Don’t let the patient exit without asking for what’s rightfully yours. If a patient is unable or unwilling to pay right then and there, set up a payment plan. If there is a hardship situation, collaborate on a plan that is fair for all involved. Studies have shown that if people pay something meaningful during a visit, there is a much higher propensity to pay the full amount of the bill.
Bill the Smart Way
Beyond instituting payment plans or collecting payment at the time of service, be sure you’re billing patients in a way that makes it easy for them to pay. More likely than not, your medical group is not savvy about billing. Bloomberg recently reported the number of medical bills sent through the U.S. mail has increased while payments for all other services have decreased dramatically. It cited a study by PwC that medical payments are the only category to register an increase in paperwork since the start of the 21st century. Paper-based billing is a costly, time-sucking, error-prone process that is not what your patients want.
Patients want to get and pay their bills electronically. According to Deloitte, that’s the preference of 7 out of 10 healthcare consumers, while other studies suggest more than 90% want to handle their doctor bills in that manner.
Paper statements create a payment cycle of three months or more. Let’s walk through that. If you don’t collect at the time of service, 30 days pass before sending the first statement. That won’t be due until day 60 and, as is the norm, the patient has an issue with the bill or the act of paying, so another statement is sent. By the time any payment is received at least 90 days have passed. The Medical Group Management Association has found that to be the case in studies its done over the last several years. This pattern repeats itself for nearly all patents billed with paper statements. Using this method a medical group’s accounts receivable can become astronomically high very quickly. Remember, bankruptcy is often a result of unmanageable debt.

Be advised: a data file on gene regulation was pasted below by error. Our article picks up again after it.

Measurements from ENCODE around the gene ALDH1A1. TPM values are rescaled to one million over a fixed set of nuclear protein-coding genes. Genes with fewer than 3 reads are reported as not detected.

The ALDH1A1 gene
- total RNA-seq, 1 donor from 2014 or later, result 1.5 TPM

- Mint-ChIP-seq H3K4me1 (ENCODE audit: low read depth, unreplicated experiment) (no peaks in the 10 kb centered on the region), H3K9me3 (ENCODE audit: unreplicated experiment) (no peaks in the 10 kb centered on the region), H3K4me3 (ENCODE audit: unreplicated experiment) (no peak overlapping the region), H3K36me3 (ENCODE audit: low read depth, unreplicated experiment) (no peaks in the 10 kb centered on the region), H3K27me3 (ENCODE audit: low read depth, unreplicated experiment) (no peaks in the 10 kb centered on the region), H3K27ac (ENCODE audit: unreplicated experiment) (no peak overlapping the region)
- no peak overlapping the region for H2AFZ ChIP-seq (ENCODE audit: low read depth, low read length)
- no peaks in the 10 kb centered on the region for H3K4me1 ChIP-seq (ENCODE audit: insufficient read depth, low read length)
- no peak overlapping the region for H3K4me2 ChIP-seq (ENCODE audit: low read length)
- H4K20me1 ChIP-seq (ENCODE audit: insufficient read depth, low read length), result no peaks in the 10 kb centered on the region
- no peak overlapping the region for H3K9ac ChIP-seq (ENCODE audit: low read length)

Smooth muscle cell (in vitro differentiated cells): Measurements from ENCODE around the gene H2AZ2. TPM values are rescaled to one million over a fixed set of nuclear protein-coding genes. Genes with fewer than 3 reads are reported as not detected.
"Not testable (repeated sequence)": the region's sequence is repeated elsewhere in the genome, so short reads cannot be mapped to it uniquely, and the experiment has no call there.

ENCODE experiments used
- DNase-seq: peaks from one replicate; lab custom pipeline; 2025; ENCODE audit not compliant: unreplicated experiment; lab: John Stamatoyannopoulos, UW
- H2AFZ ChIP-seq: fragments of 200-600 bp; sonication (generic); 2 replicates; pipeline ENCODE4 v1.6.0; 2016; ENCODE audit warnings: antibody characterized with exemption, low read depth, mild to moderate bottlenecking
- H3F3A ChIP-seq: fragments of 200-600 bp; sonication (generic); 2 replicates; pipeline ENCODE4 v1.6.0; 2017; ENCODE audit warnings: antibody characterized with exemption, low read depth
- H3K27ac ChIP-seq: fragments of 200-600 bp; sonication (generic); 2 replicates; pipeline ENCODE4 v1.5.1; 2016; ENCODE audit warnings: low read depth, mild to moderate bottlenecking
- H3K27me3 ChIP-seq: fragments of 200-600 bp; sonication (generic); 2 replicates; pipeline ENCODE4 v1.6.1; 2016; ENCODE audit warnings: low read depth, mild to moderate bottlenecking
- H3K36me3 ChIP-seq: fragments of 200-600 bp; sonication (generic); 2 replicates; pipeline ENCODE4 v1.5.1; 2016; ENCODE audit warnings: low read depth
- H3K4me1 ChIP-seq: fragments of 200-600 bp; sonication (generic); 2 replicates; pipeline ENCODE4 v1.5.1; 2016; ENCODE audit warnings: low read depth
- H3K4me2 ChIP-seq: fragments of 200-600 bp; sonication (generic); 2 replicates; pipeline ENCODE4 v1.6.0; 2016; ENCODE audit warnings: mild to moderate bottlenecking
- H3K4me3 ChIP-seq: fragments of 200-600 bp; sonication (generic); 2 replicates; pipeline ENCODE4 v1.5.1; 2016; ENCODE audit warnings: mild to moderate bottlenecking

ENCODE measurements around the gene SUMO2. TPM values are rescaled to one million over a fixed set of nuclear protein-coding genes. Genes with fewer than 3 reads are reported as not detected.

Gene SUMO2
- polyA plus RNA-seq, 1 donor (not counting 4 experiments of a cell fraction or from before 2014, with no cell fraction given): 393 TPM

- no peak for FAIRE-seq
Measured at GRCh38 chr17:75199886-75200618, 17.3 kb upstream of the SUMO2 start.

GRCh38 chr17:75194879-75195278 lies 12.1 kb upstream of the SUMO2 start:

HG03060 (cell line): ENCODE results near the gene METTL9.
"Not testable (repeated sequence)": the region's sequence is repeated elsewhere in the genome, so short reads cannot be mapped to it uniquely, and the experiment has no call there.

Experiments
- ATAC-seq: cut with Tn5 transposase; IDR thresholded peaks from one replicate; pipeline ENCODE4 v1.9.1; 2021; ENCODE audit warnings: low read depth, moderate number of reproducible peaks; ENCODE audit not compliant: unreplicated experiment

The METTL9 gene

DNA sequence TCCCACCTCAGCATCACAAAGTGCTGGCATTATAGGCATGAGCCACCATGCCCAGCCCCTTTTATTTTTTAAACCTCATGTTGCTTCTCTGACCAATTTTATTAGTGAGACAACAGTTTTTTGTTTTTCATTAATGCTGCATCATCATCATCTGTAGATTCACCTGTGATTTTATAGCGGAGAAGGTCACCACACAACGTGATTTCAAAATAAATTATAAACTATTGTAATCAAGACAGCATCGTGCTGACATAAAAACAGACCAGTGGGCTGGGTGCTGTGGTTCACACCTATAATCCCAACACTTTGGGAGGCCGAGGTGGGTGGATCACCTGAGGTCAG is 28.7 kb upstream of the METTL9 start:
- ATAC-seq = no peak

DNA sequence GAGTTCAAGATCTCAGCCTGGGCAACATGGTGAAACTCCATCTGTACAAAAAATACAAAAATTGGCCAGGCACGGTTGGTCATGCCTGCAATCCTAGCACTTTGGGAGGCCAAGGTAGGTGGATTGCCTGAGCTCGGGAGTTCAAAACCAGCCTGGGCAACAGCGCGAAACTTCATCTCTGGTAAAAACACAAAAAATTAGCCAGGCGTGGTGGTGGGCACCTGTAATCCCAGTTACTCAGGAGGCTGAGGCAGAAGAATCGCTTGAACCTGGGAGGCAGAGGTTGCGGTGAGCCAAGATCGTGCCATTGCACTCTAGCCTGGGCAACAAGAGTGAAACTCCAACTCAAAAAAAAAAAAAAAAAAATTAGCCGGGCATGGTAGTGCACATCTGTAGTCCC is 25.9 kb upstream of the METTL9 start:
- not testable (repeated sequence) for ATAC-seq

Make it Easy to Pay
Aside from thinking medical groups don’t “need” their money, patients are less likely to pay bills they do not understand. Because multiple parties contribute to their creation, and other parties furnish partial payments, healthcare bills are the ultimate amalgam of invoices. Almost three out of four consumers who participated in a 2013 study conducted by Citibank said if they understood a bill, they’d pay it right away.
So, along with a practice’s bills taking the slow way to get to the patient, those statements exacerbate the situation by being utterly incomprehensible, extending the time to pay even further.
You can go paperless and thereby produce bills in less time, with less cost and fewer errors, and in the form patients prefer. This approach allows you to link the time of service capability seamlessly so everyone knows who has paid what and when, and clarify the patient’s remaining financial obligation.
Putting these business practices and capabilities in place are not difficult or costly undertakings that require extensive user training or interruption to your group’s daily routine.
The biggest hurdle to overcome is your own complacency.